When you look at the head-to-head record of the Broncos against the Cardinals, you’ll see that with just one exception, Denver has owned the Arizona/St. Louis/Chicago team known for wearing red. That one loss? You can credit it to the tragic season of 2010, but not to often vilified clown, Josh McDaniels.
Although, McDaniels started 2010 as head coach, just 6 days before the match-up at University of Phoenix stadium the Broncos deactivated his keycard and took away his headset.
Broncos Owner Pat Bowlen has relieved Josh McDaniels of his head coaching duties. Details to follow on DenverBroncos.com. #fb— Denver Broncos (@Broncos) December 6, 2010
With McDaniels gone and Kyle Orton inexplicably ensconced as the starter of the 3-10 Denver Broncos, head coaching duties were handed to running backs coach, Eric Studesville. Tim Tebow was still marinating on the bench and the rushing attack was anchored by Lance Ball and Knowshon Moreno.
The 4-9 Arizona Cardinals weren’t having the greatest season themselves. This late-season game would be the first career start for their 3rd string quarterback, John Skelton. For all intents and purposes, this was one the Denver Broncos should have won. Instead, this one would go down as the first time in history the Cardinals beat the Denver Broncos.
The Broncos took an early lead with a Steven Hauschka field goal (kicker Matt Prater didn’t play and would be placed on IR in the following weeks due to a nagging groin injury). Arizona answered with a Jay Feely field goal... but ol’ Jay was just getting warmed up.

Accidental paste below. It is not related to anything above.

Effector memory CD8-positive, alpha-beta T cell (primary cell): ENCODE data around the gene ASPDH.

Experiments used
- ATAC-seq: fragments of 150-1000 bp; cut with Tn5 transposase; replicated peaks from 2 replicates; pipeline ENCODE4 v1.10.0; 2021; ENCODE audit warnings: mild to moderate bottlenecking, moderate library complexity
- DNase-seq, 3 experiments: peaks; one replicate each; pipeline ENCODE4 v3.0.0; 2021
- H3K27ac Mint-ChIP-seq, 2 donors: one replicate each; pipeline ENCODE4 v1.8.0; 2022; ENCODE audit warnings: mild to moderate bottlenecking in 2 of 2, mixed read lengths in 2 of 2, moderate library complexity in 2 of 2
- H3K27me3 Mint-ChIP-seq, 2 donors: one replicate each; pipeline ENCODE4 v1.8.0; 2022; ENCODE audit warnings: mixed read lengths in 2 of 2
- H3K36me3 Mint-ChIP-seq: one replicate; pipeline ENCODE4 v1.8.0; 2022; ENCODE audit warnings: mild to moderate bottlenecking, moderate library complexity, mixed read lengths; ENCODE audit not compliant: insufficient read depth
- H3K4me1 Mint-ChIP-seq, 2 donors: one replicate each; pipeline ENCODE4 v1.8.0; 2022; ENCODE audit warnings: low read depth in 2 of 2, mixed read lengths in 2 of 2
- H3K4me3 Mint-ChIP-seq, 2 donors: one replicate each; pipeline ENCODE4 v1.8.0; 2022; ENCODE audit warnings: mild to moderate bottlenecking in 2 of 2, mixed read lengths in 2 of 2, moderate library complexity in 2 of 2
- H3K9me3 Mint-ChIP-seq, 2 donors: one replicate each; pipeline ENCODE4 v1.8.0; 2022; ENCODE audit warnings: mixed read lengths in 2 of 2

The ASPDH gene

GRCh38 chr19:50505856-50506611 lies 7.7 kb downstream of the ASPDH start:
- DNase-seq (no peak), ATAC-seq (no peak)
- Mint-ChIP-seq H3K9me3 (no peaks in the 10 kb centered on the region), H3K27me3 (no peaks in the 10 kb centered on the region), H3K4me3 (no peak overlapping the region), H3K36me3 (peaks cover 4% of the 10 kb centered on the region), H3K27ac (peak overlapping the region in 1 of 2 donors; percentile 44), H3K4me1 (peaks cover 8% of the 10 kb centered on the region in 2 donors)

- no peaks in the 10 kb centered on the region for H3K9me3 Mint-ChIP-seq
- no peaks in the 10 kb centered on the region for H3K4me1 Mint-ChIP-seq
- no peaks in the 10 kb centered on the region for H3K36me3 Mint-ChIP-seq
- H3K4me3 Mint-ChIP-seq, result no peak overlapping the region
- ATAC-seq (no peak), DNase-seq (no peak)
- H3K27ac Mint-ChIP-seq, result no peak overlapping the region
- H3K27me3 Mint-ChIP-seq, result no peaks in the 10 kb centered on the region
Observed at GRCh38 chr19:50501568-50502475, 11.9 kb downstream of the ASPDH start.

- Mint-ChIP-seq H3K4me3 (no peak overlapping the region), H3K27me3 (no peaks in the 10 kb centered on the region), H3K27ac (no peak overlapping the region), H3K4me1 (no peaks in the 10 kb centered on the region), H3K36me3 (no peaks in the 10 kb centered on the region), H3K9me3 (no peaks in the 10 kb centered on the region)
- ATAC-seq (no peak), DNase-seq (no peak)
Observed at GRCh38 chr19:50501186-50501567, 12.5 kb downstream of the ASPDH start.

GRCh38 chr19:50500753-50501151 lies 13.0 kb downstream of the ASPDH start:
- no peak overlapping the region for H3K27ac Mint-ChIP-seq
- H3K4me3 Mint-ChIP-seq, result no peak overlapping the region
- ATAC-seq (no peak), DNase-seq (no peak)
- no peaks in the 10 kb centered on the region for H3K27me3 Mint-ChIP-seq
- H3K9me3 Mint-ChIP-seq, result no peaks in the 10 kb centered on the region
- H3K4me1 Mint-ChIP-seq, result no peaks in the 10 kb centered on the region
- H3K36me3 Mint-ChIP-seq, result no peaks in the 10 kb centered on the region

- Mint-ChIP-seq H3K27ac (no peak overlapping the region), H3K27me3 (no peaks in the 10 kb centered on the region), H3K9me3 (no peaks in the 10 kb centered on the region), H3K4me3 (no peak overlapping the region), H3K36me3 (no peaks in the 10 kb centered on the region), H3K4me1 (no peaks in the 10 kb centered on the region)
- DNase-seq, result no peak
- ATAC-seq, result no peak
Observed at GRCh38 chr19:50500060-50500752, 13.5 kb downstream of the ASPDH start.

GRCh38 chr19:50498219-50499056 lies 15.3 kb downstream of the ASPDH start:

This is a game that I’m sure Feeley will never forget, because on this December day in Arizona, he would single-handedly beat the Denver Broncos. On a chip shot field goal attempt, Feely faked and ran 5-yards for the only touchdown of his career. He also kicked the extra point just moments later. It would be three more Jay Feely field goals before Denver could impotently respond with another Hauschka field goal.
With just over 6:00 left in the 4th quarter and down 22-6, Cardinals running back Tim Hightower finally scored the game’s first offensive touchdown. After an exhausting day of getting their butt handed to them by a kicker, the Broncos got into the end zone on 1-yard Knowshon Moreno plunge.
Time was running down and the Cardinals already had the game in-hand, but the juggernaut that was the 2010 Arizona Cardinals would not be stopped! Tim Hightower ripped off a 35-yard touchdown run with 3:00 to go in the 4th. Then, typical of the 2010 Denver Broncos, they couldn’t get out of their own way and just take the loss they had earned. To really demonstrate just how awful the team was, a Kyle Orton pass intended for Lance Ball was intercepted and returned 39-yards before being knocked loose by Ball, only to have Cardinals defensive end Darnell Dockett recover and carry it the rest of the way for Arizona’s final touchdown (Jay Feely kicked the extra point). Final score, 43-13, Cardinals.
This was the only time in Broncos history Denver has lost to the Cardinals. Denver scored 13-points and Cardinals kicker Jay Feely scored 22. Receivers Eric Decker and Eddie Royal fumbled, but the truly remarkable bit of trivia that came out of this game was Kyle Orton’s stat line. He threw 3 interceptions, was 19 of 41 attempts for just 166-yards, and lost a fumble.
While I want to say that Thursday’s game against the Cardinals could never be as bad as that game back in 2010, I’m not convinced. There are too many parallels to ignore. Like Studesville, Vance Joseph won’t be retained in a head coaching capacity next year. Case Keenum, I would argue, is better than Orton, but their ability to score points and take command of a game are crushingly similar. Both the Cardinals and Broncos are reeling. Like the 2010 match-up, the Broncos should win with one, but they also should have beaten the Jets. There is a real chance that Denver could go out and allow the Cardinals to double their win total against the Broncos. Here’s hoping that doesn’t happen.